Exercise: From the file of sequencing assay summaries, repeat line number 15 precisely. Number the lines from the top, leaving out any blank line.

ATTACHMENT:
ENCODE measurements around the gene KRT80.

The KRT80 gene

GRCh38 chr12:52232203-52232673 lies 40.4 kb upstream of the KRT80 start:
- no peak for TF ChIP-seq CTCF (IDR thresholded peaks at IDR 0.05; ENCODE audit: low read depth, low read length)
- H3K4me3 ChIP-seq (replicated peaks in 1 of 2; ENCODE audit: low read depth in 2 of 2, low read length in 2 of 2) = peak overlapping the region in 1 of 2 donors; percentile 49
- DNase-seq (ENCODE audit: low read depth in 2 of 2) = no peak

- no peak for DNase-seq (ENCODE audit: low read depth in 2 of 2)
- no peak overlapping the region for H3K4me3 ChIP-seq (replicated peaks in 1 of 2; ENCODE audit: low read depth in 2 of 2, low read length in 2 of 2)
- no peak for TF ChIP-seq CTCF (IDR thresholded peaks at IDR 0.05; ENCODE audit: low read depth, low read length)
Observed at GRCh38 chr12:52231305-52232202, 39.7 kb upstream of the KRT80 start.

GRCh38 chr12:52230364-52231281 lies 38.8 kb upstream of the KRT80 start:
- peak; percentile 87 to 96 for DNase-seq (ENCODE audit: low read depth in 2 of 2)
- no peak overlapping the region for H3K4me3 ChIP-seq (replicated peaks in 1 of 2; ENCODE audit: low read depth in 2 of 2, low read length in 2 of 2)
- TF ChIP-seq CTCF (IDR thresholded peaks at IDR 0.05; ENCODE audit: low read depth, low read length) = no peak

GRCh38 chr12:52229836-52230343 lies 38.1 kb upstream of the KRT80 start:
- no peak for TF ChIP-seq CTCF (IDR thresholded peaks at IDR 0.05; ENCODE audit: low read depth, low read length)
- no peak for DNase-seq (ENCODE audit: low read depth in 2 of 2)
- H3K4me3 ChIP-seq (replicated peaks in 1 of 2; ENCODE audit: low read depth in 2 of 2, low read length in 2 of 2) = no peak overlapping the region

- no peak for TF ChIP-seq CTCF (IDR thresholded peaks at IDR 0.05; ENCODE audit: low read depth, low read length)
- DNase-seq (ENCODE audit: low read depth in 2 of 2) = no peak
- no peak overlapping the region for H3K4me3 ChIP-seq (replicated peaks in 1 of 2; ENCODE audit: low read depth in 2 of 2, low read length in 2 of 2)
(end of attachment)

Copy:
GRCh38 chr12:52229836-52230343 lies 38.1 kb upstream of the KRT80 start: